Yesterday we posted Springboro School Board — They’re Back!, about a scheduled vote by the Springboro School Board in Ohio on the topic of teaching creationism in schools. We first wrote about the situation here: Springboro School Board Wants Creationism. Then it turned out that last night’s vote was postponed. But now we learn that despite the postponement, there was some lively action at the Board meeting.
Springboro’s debate over introducing creationism into local classrooms will continue.
That’s a great embarrassment for Dayton, but as a blogger we’re delighted. We love writing about school board folly. The story continues:
“I want to allow that discussion to happen,” Board President Kelly Kohls said. “We’re going to leave it on first reading for quite a while.”
We assume that leaving creationism “on first reading” means that it’s going to be an active item for all forthcoming meetings. Kelly Kohls is becoming a favorite around here. In our first post on this topic we gave you this link to the School Board’s website, where one can learn that Kelly is a professional nutritionist. Let’s read on in the Dayton Daily News:
Before leaving it as a discussion item, the board heard more critical comments from parents, teachers and other residents. “None of the teachers have been talked to about this. Please leave it out of the science classroom,” said Sarah Thornbery, a teacher, school libraian and union representative.
Uppity librarian! We continue:
The criticism continued from the previous meeting on May 23. In addition to local opposition, the ACLU of Ohio and Freedom from Religion Foundation have warned the board against making the change.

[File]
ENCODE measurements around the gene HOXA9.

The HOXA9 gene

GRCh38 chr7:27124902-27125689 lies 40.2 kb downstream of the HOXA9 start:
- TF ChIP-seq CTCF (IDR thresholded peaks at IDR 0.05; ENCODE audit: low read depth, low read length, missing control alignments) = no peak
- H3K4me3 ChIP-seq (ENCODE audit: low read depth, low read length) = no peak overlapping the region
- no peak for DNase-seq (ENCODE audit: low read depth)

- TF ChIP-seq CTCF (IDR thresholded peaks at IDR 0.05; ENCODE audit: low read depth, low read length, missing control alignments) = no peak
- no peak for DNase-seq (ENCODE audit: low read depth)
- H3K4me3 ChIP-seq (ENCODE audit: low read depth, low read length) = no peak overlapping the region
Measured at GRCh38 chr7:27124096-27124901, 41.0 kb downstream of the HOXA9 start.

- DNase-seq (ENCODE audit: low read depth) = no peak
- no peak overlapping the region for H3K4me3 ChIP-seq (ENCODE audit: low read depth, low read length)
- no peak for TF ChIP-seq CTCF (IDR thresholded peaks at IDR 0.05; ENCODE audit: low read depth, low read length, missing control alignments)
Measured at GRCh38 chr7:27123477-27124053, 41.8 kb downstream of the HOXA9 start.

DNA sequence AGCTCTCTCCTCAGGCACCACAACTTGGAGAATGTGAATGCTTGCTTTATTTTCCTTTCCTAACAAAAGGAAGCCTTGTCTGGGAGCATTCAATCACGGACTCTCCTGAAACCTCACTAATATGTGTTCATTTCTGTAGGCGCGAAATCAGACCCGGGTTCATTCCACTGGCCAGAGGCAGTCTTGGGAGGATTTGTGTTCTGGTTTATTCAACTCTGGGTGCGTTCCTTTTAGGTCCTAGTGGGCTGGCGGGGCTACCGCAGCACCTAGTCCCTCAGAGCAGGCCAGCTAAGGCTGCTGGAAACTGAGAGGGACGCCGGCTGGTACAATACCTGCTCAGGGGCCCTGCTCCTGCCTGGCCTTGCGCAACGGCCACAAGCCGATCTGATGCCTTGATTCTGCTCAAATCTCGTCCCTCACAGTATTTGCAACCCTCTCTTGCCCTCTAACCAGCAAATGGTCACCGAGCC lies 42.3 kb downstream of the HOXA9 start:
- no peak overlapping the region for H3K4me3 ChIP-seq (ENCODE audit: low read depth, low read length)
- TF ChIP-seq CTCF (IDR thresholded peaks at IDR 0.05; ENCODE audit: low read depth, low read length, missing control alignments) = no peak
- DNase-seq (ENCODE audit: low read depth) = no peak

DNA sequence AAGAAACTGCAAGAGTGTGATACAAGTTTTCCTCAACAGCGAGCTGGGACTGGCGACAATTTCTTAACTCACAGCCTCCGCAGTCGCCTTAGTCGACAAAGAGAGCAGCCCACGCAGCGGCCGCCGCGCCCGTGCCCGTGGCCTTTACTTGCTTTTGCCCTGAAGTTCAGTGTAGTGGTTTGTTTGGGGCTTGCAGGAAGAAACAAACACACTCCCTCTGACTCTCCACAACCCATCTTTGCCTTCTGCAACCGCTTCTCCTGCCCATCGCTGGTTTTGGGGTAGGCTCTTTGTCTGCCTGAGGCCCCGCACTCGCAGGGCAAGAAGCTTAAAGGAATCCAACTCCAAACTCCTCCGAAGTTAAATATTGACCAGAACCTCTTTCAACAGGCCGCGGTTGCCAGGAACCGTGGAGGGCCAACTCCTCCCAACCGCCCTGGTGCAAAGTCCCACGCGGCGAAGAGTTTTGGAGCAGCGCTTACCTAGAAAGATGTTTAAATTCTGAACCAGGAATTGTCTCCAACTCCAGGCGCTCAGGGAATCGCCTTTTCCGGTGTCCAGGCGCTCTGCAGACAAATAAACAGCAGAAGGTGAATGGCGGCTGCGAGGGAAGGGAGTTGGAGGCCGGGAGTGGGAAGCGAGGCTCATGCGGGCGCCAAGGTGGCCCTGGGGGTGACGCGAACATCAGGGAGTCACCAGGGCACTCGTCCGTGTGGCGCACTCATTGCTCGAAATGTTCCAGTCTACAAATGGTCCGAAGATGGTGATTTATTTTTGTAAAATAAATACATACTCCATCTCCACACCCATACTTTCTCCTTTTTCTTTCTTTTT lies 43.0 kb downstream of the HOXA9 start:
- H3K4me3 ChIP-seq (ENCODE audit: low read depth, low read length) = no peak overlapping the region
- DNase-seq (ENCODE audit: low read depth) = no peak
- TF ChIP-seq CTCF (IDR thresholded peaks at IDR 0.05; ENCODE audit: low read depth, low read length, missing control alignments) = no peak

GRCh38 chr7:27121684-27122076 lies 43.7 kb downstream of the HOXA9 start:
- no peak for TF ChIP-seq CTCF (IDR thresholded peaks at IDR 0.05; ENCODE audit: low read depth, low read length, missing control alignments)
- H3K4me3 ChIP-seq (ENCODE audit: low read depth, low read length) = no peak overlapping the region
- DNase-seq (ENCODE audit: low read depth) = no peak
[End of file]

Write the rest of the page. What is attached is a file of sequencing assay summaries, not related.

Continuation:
Kelly doesn’t care. Can you imagine what a creationist nutritionist must be like? “Eat your asparagus and read your Genesis!” Here’s more:
In 2011, Kohls suggested creationism be added as supplemental curriculum in the district, sparking protests at the local level and from the ACLU and the Freedom from Religion Foundation..
By now she’s heard all the arguments against her policy, and nothing has had any effect. She’s impervious to reason. Moving along:
“These policies violate constitutional principles,” Rebecca Markert, staff attorney for the Freedom from Religion Foundation, said in a letter mailed to Springboro Tuesday. “We urge the board to reject them.”
Also Tuesday, an email newsletter from the Warren County Tea Party urged supporters to write letters to the Springboro district supporting the controversial issues policy change.
The Tea Party is very decentralized. Our impression is that they’re mostly about limited government, lower taxes, lower debt, and lower spending; but some of the local organizations have their own pet issues. That’s how people like Christine “I’m not a witch” O’Donnell get nominated. Here’s the last paragraph, and it’s an eye-opener:
“Will you stand up for our children by telling education it is right to teach students that man-made global warming, evolution and many other topics are controversial, and there are at least two sides, and they must question the resources,” the [Tea Party] newsletter said. Kohls also heads the local tea party.
We found another news story about last night’s meeting at the website of TV station WDTN: Springboro parents debate creationism. We’ll give you only a few excerpts about Kelly:
The board president says the purpose of the plan is to get students to think critically about controversial topics, but not everyone who came to Tuesday night’s meeting is behind it. One resident said, “This policy stifles critical thinking.”
“What we’re looking for in the policy is to create an environment where we can identify and discuss and debate openly, honestly, [both?] sides of controversial issues and the strengths and weaknesses of scientific issues or debates,” said Kelly Kohls, School Board President.
Critical thinking, both sides, strengths and weaknesses — oh yeah, she knows all the standard fuzz phrases. Who’s coaching her — Casey? We get the feeling that we haven’t heard the last of the Springboro School Board.
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